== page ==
Addendum:    November 9, 2016 (Update)
Victoria, B.C.

US Election: Donald Trump President

I woke early this morning to see what happened and cannot say I am the least bit surprised.  The US is a deeply divided nation and much of that division seems to lie along the fault line of poverty. Over the past few decades, we have all watched the well-heeled establishment in the US protect themselves again and again and again against being held accountable for their misdeeds. 2008 was just the latest in a series of financial disasters precipitated by greed.

The short trip Ed Walker (my son-in-law), Grayson (grandson) and I took to New Orleans in August 2015 clearly revealed a fault line along the “black and white”, “rich vs poor” axis.  The poverty, the desperation, the lack of hope in New Orleans was being repeated throughout the south and parts of almost every other State.  It was hard for me to believe that two cities, Victoria and New Orleans, or even Louisiana and British Columbia, could be so similar in many ways, yet very different when it came to a poverty that, in much of the south, has extinguished any hope for a better future for a significant portion of the population.

I don’t know the demographics of how the US Vote count flowed out, but almost every state across the southern US voted for Trump, a man who is as establishment as you can get, and Clinton the very essence of all that is rich. For different reasons people of the mid-central US choose Trump over Clinton, and although she was well-qualified to lead the country, she simply never understood the anger that was enveloping the country along the fault line of poverty.

Perhaps Trump is the only person in a batch of rotting apples who may be able to shake the establishment to its core in a manner that allows the country to re-establish a society based upon the ideals on which it was founded – equality and equal opportunity. Trump may provide the impetus for change but it is more likely he will demonstrate once and for all that the rich and big business will look after their interests first, last and always. The country could very well descend into another civil war before the rich realized what was happening.

On a comparative note, my wife and I, along with two friends, Garth and Esther, recently returned from Viet Nam and Cambodia) where we were completely enamored of the people, a people that have lived through the worst the world has to offer, yet have come out the other end as a gentle and loving society where it does not appear large numbers of people are left behind.  Comments about those two countries appear in recent series of travel posts – Resilience of the Human Spirit – posted in November 2016.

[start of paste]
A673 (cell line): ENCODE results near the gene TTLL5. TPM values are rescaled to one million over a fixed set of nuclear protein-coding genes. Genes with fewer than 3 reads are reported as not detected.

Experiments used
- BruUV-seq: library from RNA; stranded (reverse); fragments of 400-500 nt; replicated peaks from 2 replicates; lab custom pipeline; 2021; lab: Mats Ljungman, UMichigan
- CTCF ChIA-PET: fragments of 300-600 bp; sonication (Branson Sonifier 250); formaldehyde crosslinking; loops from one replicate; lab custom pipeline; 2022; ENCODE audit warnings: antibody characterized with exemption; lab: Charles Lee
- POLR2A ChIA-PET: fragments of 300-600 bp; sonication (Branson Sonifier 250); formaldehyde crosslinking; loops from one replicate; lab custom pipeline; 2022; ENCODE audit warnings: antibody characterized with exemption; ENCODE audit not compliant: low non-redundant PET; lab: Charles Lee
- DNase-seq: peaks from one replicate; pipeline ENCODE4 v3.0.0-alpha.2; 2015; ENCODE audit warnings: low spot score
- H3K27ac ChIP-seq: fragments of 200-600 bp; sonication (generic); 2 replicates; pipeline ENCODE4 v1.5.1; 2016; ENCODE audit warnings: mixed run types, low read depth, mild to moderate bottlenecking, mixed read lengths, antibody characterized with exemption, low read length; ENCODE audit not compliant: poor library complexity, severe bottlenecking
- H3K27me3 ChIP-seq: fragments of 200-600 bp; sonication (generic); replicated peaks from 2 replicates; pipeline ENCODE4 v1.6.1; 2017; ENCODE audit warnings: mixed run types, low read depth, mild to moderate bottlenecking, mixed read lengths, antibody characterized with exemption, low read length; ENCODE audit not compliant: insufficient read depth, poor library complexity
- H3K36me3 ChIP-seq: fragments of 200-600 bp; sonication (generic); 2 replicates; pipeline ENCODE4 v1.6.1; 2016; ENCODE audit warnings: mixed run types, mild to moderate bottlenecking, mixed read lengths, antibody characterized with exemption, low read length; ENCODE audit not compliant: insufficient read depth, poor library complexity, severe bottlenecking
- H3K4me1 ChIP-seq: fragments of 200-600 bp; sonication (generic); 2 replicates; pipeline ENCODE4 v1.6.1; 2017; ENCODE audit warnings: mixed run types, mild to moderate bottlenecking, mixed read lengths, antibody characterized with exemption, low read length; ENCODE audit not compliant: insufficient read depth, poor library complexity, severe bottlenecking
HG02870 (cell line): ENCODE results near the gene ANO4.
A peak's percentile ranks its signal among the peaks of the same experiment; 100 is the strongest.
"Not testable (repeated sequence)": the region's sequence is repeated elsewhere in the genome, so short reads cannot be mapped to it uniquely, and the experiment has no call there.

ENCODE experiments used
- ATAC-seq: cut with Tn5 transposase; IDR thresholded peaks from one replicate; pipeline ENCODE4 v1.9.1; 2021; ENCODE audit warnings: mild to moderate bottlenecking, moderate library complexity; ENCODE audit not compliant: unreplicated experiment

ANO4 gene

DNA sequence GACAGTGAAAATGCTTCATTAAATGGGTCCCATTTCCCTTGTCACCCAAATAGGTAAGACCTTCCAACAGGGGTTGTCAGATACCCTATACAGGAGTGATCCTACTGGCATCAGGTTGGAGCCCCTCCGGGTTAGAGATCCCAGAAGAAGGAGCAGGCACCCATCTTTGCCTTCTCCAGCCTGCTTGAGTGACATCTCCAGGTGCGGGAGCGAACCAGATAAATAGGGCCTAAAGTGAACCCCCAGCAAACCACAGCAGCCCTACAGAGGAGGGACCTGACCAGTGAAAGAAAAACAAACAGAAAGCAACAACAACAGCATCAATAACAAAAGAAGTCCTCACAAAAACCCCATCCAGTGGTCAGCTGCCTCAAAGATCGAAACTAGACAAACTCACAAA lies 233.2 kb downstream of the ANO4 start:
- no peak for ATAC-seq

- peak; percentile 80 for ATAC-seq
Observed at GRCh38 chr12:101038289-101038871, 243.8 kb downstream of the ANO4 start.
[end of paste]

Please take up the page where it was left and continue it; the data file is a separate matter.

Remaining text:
What might the future hold for the citizens of the United States? I don’t know, but hopefully, the coming four years become one of those momentous times that leads to positive change rather than complete destruction.




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  • Mike Fedorowich

    September 1, 2023 |

    I have gone through the above noted text and have found it quite informative.
    I am a former member with several law enforcement agencies from across Canada.
    I worked in the First Nations service under the authority of the RCMP with the over sight of the OPP. My law enforcement service was conducted under the authority of the Nishnawbe – Aski Police Service in North West Ontario the Louis Bull Police Sevice in Hobbema AB, the Kitasoo Xaixais Police Service in Northern in side passage on Swindle Island, the Lac Suel Police Service North West Ontario and the Vancouver Transit Authority Sky Train Police Service. I’m presently dealing with an RCMP member for falsifying a report against me for a road rage event. Court case is finished and the charge was dropped but I have an on going complaint with the member and have forwarded to the WATCH DOGS IN OTTAWA FOR the RCMP review and consideration. I believe the said officer is in violation of his oath of office and should be held accountable for falsifying his RTCC all the while dragging me through the court system here in Nanaimo. RCMP continue to stonewall the appeal but Ottawa and the crowns office are still looking into the matter. if your able and find the time or the interest in this very brief introduction, I would very much like to speak with you and would be grateful to hear any wisdom that may come across from your end. I served with First Nations Police Services for ten years in isolation and six years with Transit Police out of New West Minster. I do value and appreciate any time you could spare to chat for a bit on this particular subject matter. Respectfully with out anger but an open mind, Mike Fedorowich Nanaimo BC 250 667 0060